I gave myself a little homework to do this week, researching our destination from last week, Lake Minnewanka. A quick visit to ParksCanada uncovered a few interesting facts about this beautiful lake.
The Stoney Nakoda called it “Minn-Waki” which translates as “lake of the spirits” and our brief time there convinced me this is a pretty apt name. Early Europeans named it “Devil’s Lake” and again, if you can imagine arriving the hard way, or catching a tough spring season, perhaps also a reasonable name. Place names are often given for good reasons…Easy to forget you are in wild territory when the modern conveniences of Banff are mere minutes away by car.
Archaeological evidence uncovered at Minnewanka suggests human activity here as far back as 10 000 years. It is easy to see why. Mountain environments are challenging, but at Minnewanka, in milder seasons, there would be the everyday means to survive. Timber, fish, animals to hunt, and berries and roots to gather would have enabled earlier, knowledgeable, and hardy people to maintain their existence.
Lake of the spirits. I love that! I’m somewhat ignorant when it comes to beliefs held by First Nations peoples, but have some understanding and no end of respect for the spiritual connection many have with the natural world. Given the unpredictable nature of mountain weather, and the size of the lake – it is over 25km long and 2km wide – sudden changes in the weather, particularly if you’re on the water, would have you considering spirits. Is it really so hard to believe that the natural world is teaching us something, whether in fury or on more benign days? We treat the planet as we do, and perhaps the planet responds in kind. Is that simply my imagination?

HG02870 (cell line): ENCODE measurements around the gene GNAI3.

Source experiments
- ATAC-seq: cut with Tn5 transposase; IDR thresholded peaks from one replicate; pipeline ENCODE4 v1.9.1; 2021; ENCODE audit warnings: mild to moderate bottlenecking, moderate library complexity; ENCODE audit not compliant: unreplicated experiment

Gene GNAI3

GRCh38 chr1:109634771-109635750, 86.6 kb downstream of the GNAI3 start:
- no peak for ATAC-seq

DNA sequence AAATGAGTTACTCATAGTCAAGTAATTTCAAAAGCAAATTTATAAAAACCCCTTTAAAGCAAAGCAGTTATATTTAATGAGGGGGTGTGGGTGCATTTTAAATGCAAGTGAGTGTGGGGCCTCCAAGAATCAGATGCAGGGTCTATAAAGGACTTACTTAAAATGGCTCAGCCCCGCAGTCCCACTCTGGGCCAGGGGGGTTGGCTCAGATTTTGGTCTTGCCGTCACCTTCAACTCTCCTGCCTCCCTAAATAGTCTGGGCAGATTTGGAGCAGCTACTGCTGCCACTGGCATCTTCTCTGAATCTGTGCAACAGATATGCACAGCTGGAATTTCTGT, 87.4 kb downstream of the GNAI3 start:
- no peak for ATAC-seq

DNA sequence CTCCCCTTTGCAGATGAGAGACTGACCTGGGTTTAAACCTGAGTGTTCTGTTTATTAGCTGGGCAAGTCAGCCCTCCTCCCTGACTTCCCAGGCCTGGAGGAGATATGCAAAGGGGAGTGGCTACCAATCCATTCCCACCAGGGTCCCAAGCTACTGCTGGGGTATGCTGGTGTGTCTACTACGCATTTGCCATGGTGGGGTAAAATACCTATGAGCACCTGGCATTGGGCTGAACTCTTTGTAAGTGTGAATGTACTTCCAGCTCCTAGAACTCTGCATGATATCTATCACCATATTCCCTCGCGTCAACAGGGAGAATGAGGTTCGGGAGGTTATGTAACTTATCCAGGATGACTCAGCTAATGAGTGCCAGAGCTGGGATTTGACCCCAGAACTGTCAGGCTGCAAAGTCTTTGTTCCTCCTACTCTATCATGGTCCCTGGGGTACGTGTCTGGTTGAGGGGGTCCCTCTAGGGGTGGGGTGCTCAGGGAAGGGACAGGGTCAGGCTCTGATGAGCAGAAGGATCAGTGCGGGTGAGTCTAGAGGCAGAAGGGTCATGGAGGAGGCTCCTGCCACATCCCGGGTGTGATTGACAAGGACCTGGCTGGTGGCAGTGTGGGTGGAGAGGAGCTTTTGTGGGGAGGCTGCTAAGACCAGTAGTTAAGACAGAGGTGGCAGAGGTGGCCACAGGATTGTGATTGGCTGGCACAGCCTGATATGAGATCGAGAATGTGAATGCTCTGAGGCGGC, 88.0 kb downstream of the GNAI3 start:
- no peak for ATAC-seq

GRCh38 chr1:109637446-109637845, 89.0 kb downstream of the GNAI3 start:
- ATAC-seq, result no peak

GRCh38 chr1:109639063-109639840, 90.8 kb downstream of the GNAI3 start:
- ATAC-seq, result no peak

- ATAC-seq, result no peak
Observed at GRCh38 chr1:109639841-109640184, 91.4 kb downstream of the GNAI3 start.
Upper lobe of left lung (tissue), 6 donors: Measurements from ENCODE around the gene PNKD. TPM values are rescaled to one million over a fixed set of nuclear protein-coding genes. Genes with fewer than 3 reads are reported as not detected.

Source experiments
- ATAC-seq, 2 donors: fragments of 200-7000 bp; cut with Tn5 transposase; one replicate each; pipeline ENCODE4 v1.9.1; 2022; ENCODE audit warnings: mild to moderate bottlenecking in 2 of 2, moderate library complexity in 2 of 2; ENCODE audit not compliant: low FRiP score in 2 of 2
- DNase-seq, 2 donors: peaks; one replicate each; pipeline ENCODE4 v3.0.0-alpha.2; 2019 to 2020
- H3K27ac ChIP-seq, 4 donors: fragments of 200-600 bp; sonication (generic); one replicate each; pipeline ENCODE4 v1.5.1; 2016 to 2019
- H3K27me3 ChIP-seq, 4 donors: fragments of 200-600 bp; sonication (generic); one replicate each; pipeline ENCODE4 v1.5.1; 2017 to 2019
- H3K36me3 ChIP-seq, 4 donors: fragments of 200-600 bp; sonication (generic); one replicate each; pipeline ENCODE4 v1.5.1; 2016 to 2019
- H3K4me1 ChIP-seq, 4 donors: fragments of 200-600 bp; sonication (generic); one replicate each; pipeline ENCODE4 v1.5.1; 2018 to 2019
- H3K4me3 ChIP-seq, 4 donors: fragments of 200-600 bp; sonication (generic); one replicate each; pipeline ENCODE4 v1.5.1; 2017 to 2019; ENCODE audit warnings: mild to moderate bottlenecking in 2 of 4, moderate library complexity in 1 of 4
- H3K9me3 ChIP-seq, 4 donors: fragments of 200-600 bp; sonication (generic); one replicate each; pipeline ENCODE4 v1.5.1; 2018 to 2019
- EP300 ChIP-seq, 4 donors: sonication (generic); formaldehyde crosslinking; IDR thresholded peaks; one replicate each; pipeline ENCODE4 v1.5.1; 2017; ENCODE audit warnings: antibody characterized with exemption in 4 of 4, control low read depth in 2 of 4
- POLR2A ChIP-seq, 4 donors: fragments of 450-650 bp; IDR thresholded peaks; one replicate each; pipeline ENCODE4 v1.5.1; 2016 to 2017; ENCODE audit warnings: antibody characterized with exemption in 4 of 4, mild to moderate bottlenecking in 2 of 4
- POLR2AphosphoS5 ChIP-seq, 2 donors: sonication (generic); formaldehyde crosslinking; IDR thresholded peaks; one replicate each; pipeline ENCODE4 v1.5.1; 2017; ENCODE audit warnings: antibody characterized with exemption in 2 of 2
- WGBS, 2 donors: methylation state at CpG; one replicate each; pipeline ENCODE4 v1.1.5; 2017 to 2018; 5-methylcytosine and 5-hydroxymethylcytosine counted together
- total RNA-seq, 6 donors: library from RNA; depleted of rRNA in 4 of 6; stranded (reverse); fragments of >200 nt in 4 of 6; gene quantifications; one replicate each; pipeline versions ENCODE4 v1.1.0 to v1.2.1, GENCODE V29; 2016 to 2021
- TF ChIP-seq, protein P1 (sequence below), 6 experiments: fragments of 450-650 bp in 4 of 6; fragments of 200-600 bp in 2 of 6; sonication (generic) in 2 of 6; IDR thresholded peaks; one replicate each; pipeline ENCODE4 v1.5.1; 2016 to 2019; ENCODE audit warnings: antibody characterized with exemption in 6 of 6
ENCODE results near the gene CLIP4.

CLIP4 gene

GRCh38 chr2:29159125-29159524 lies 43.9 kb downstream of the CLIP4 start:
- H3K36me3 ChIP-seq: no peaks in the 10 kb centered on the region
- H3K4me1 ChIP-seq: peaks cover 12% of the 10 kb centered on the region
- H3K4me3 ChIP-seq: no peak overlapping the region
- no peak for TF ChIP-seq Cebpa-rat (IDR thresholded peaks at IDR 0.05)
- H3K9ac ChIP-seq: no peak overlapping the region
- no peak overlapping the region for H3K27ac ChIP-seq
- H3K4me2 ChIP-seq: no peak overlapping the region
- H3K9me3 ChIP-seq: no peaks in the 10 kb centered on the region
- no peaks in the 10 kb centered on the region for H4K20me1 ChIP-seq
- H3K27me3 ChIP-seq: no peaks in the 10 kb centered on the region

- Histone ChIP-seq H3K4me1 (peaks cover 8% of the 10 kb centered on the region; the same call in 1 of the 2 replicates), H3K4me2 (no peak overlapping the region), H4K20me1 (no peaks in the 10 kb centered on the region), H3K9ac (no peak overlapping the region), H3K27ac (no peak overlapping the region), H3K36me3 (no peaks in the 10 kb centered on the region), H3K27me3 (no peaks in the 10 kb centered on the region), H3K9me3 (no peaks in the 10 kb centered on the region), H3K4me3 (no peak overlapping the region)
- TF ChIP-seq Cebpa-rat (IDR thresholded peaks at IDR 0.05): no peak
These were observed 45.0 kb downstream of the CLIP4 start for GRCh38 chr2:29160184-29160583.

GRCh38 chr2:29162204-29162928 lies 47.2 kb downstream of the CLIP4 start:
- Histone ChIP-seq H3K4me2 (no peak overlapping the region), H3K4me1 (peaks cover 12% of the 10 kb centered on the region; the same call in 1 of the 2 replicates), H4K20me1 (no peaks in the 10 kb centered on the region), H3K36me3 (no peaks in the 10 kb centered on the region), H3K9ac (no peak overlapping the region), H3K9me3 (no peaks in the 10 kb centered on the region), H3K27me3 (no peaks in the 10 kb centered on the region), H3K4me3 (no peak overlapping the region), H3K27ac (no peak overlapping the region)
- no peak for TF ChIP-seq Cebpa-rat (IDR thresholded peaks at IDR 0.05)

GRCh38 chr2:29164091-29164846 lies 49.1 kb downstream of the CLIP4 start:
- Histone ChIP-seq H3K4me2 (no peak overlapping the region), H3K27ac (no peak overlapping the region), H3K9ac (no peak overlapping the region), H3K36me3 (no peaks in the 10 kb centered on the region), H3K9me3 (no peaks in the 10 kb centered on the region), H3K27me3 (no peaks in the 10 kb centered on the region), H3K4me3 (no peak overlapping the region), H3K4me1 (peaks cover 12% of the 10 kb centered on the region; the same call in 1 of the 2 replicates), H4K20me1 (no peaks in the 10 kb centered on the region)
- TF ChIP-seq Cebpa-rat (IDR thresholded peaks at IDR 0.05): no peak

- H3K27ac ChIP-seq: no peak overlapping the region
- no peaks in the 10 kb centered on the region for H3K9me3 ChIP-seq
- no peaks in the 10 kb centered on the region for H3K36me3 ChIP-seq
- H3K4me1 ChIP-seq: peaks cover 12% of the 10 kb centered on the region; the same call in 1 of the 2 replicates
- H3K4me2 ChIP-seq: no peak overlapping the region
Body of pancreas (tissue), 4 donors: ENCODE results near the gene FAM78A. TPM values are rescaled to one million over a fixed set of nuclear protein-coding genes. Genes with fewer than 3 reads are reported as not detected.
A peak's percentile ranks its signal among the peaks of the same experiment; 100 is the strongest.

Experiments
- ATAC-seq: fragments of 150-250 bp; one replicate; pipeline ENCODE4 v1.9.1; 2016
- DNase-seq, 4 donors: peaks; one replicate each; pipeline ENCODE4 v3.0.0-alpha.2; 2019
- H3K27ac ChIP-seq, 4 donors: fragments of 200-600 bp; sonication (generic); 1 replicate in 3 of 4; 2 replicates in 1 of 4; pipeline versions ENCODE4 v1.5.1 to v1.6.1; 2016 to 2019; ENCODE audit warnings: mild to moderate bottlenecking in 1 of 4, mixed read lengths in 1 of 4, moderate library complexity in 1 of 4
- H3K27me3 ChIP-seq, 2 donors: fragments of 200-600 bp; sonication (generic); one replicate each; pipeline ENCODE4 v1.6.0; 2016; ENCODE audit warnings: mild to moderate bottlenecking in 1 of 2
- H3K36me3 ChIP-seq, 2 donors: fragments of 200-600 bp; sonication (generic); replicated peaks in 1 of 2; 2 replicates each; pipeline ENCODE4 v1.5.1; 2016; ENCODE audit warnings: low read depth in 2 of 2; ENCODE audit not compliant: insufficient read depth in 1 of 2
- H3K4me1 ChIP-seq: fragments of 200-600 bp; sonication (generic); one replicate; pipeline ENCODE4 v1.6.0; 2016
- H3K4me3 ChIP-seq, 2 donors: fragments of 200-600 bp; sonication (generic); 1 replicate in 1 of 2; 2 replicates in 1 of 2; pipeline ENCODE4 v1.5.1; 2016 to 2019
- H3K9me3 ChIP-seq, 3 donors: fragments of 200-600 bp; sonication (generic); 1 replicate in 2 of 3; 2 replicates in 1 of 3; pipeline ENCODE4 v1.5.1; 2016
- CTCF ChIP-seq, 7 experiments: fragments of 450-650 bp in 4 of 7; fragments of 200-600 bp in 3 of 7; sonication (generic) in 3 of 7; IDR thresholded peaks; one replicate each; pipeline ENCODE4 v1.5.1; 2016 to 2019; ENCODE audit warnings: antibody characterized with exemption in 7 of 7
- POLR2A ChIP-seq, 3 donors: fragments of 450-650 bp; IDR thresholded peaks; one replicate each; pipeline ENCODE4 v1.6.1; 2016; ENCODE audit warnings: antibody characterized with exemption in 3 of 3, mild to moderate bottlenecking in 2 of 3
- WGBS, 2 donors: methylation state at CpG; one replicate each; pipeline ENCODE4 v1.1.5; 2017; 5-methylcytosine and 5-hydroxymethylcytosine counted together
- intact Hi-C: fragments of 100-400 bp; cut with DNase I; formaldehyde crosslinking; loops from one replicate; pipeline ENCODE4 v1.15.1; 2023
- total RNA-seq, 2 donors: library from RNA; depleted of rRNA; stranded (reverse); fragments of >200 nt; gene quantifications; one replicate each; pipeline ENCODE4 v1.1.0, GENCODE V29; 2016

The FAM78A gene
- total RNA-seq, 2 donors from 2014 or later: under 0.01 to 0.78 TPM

The day we visited was a cold one, the wind rushing across the ice and freeze-burning exposed faces. The morning had started fine, with blue skies and sunshine, but soon enough clouds were scudding over and amassing, and it was clear a change was coming. Undeterred (but well wrapped up), we opted to follow the shoreline trail at least as far as Stewart Canyon, where the Cascade River feeds the lake. We set off in high spirits that only soared further as the trailside trees afforded some protection from the wind, and the views delighted with each turn in the trail.
The path itself was extremely icy, and we slipped and slid along, hugging trees because we like to, and because they helped us prevent a fall over the edge. Even with ice cleats, the going was interesting.
Blinking away tears – must have been the keen wind – it was wonderful to see witch’s hair (or beard?) hanging in abundance from branches. A positive indicator of clean air, and I can only hope nature’s witches continue to display spirited green defiance and resilience.
I’m planning a return to Lake Minnewanka when the weather warms up and the ice has melted. There are a number of backcountry campgrounds reachable by canoe, and I would love to paddle up the lake and share a night or two with the spirits. Parts of the trail and campground locations are closed in high summer because this is the prime time for mama grizzlies and cubs to feed on buffalo berries. (Even though I’ve been living out this way for close to a decade, I can’t describe how much of a kick I get from writing phrases along the lines of mama grizzlies and cubs feeding on buffalo berries – isn’t the world great?!) I don’t need to see the bears, and certainly wouldn’t want to disturb their habitat – knowing they are out and about is enough – but a camping and canoe trip before they move into the area is high on my hope list…
We only hiked a few minutes more past Stewart Canyon, enough to get partial views of the lake below. By then the day really had shifted from benign to more malign, with the increasingly gusty wind throwing sharp crystals in our chapped but happy faces. We listened, took the hint, retraced our steps and were warmed on the inside by our delightful introduction to this spirited lake.
Thanks for reading, and please feel free to share a story or leave a comment – it is always appreciated. Have a great weekend! I’m having one of these: